GOP Leaders Meet for Off-Site Strategy Retreat

Posted November 30, 2004 at 10:59am

Hoping to improve coordination across the Capitol, top House and Senate Republicans are gathering today for a rare bicameral leadership retreat.

Traditionally, the two chambers’ leaders take separate getaways before their full conferences go on their own retreats in January. This year, they decided to coordinate their efforts and will spend today through Thursday with Karl Rove and other White House aides to get the ball rolling for the 109th Congress at the Tides Inn in Irvington, Va.

Despite the fact that the GOP controls both Congress and the White House, the second session of the 108th Congress has been marked by the House and Senate’s inability to agree on several key pieces of legislation, including a fiscal 2005 budget, a highway bill, an energy bill and an intelligence reform package.

Republicans from both chambers hope that better coordination can help prevent history from repeating itself in 2005.

“It is important to understand where [the Senate] would like to go as well as what institutional pitfalls lie within their universe,” said House Republican Conference spokesman Greg Crist.

His counterpart at the Senate GOP Conference, Robert Traynham, gave a similar explanation for the bicameral gathering.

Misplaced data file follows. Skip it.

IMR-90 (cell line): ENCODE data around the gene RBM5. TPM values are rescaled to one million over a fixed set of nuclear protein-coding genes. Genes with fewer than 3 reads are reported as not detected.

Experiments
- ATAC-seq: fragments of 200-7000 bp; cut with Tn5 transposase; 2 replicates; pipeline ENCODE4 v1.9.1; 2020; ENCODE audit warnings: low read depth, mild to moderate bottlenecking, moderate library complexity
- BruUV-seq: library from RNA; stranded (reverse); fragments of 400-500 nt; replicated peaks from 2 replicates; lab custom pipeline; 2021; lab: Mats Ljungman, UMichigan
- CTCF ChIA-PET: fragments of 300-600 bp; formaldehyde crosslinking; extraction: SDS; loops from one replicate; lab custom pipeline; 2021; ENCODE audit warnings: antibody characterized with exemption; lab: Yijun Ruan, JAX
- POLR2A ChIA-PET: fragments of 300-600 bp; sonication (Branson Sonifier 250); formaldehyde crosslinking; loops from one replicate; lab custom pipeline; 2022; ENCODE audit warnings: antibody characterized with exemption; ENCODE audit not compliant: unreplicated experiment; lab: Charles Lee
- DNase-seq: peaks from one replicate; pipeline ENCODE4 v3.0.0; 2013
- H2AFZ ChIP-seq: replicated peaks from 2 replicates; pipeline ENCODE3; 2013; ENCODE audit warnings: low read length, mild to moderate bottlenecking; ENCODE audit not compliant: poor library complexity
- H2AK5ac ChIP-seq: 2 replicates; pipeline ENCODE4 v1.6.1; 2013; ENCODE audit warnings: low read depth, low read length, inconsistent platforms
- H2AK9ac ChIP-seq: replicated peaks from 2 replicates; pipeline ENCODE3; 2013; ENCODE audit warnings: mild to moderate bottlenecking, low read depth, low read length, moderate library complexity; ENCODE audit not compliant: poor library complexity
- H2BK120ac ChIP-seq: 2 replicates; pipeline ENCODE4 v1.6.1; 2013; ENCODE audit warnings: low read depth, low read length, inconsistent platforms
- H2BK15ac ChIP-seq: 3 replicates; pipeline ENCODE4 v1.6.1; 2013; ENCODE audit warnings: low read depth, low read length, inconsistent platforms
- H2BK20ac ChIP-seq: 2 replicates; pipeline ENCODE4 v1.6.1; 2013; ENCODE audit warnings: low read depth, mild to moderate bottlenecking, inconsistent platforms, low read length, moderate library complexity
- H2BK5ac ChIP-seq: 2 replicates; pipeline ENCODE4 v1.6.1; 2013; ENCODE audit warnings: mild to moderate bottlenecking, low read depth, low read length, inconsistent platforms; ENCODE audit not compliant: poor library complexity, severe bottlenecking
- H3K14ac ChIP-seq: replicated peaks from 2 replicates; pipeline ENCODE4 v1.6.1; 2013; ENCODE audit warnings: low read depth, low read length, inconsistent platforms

“There’s no question that the earlier you plan the better the planning is in general,” Traynham said. “I think you will see unprecedented coordination of the House and Senate.”

The two chambers’ leaders will meet separately today before gathering for a joint meeting Wednesday.

In addition to discussing their own priorities for next year, House and Senate GOP leaders will get a chance to query Rove and other administration officials on President Bush’s proposals. Social Security and tax reform are expected to top the agenda during both the retreat and the next Congress.

Traynham suggested that the “relaxed, informal setting” of a retreat might be more conducive to open discussion than a typical meeting in the Capitol would be.

If they find the time, Republican leaders will have plenty of opportunity for relaxation at the Tides, which they have completely taken over for the three-day retreat.

With no tourists or reporters on the premises, the lawmakers will be able to enjoy the resort’s well-known Golden Eagle Golf Club as well as a full range of spa services.